Membrane protein damage and repair: removal and replacement of inactivated 32-kilodalton polypeptides in chloroplast membranes.

I. Ohad, D. J. Kyle, C. J. Arntzen

Research output: Contribution to journalArticle

338 Citations (Scopus)

Abstract

Incubation of Chlamydomonas reinhardii cells at light levels that are several times more intense than those at which the cells were grown results in a loss of photosystem II function (termed photoinhibition). The loss of activity corresponded to the disappearance from the chloroplast membranes of a lysine-deficient, herbicide-binding protein of 32,000 daltons which is thought to be the apoprotein of the secondary quinone electron acceptor of photosystem II (the QB protein). In vivo recovery from the damage only occurred following de novo synthesis (replacement) of the chloroplast-encoded QB protein. We believe that the turnover of this protein is a normal consequence of its enzymatic function in vivo and is a physiological process that is necessary to maintain the photosynthetic integrity of the thylakoid membrane. Photoinhibition occurs when the rate of inactivation and subsequent removal exceeds the rate of resynthesis of the QB protein.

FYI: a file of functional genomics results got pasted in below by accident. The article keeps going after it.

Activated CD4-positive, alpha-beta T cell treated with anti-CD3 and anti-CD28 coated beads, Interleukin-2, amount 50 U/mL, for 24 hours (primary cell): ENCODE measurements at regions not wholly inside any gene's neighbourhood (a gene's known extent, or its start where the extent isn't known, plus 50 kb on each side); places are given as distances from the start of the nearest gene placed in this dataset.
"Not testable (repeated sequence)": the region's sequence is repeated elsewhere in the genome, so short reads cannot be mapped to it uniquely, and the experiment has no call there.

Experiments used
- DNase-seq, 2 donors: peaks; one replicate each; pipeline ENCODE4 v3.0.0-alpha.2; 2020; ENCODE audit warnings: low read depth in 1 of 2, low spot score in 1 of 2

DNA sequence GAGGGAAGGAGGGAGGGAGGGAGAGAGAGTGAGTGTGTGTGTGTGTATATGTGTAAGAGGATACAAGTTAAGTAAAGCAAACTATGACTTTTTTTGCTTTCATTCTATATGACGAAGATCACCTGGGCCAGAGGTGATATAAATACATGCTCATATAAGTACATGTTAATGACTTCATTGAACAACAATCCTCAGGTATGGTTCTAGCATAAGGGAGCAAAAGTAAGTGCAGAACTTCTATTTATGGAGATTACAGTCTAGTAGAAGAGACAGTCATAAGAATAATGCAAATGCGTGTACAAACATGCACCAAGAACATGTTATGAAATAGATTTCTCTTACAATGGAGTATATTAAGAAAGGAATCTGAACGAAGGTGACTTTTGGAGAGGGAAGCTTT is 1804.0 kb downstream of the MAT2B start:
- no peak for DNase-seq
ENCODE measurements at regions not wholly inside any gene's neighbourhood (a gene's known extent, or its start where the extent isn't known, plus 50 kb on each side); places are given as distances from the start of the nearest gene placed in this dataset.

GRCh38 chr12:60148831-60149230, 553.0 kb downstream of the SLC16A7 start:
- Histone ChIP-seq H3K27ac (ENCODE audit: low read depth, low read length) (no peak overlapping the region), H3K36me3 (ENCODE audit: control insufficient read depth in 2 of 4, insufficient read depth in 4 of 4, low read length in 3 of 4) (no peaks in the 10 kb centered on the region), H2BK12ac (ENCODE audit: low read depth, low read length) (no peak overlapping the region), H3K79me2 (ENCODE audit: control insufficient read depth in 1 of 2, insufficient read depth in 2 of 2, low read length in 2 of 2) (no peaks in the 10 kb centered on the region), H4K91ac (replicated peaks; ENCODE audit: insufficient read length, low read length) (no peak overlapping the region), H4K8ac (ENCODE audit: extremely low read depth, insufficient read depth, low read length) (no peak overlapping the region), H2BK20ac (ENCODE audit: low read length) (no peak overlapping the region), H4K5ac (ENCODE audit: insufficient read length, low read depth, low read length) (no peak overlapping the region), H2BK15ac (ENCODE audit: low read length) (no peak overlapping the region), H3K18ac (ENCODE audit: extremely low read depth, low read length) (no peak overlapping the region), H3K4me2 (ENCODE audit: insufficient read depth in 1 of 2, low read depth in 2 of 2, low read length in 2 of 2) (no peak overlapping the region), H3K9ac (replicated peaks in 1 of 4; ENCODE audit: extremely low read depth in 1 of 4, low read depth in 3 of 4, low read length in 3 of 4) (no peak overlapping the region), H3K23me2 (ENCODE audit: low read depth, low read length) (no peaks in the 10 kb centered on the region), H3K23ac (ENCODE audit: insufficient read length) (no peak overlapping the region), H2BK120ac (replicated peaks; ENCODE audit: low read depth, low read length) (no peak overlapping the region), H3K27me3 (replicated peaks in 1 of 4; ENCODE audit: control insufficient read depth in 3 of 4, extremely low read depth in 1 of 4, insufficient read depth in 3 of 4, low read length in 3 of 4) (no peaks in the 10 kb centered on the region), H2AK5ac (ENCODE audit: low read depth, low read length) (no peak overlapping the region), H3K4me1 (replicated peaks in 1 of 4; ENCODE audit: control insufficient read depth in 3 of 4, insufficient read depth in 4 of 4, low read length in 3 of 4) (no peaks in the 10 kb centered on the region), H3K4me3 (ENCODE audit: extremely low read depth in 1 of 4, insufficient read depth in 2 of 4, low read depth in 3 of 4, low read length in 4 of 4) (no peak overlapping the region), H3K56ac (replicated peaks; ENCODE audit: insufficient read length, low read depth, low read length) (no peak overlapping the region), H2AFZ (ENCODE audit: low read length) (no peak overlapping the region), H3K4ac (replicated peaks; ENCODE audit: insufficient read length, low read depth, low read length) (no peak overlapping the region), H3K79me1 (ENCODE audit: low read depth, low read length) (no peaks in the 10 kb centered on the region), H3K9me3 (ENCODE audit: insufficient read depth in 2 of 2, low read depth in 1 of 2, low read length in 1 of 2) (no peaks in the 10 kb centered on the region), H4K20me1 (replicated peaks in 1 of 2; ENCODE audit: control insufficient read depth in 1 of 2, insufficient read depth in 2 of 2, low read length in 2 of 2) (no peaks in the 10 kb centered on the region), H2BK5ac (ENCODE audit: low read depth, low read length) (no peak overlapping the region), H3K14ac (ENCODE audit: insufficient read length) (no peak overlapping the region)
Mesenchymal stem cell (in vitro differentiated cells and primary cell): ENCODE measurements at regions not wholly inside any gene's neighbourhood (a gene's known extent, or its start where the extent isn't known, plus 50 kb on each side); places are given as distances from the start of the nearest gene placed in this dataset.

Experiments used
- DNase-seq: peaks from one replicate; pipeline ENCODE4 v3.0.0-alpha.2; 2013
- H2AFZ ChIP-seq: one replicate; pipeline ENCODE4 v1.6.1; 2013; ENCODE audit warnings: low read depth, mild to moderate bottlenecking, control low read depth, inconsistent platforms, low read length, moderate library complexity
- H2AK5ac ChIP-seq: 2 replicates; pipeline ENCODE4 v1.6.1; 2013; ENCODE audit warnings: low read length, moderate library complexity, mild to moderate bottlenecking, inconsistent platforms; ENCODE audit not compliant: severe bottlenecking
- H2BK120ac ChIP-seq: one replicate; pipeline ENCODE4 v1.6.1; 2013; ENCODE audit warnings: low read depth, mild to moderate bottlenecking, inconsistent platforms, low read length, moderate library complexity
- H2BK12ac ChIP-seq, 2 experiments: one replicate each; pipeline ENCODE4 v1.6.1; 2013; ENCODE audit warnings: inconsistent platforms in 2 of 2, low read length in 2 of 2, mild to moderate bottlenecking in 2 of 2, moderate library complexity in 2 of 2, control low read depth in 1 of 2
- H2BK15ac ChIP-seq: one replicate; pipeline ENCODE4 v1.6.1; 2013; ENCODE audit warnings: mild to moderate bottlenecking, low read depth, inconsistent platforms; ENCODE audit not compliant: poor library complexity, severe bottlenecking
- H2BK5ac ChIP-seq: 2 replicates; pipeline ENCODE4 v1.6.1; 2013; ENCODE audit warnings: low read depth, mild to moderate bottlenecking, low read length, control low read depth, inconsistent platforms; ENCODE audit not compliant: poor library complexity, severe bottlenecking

Original languageEnglish (US)
Pages (from-to)481-485
Number of pages5
JournalJournal of Cell Biology
Volume99
Issue number2
StatePublished - Aug 1984
Externally publishedYes

Fingerprint

Chloroplasts
Membrane Proteins
Photosystem II Protein Complex
Peptides
Membranes
Physiological Phenomena
Chloroplast Proteins
Chlamydomonas reinhardtii
Thylakoids
Proteins
Apoproteins
Herbicides
Lysine
Carrier Proteins
Electrons
Light

ASJC Scopus subject areas

  • Cell Biology

Cite this

Membrane protein damage and repair : removal and replacement of inactivated 32-kilodalton polypeptides in chloroplast membranes. / Ohad, I.; Kyle, D. J.; Arntzen, C. J.

In: Journal of Cell Biology, Vol. 99, No. 2, 08.1984, p. 481-485.

Research output: Contribution to journalArticle

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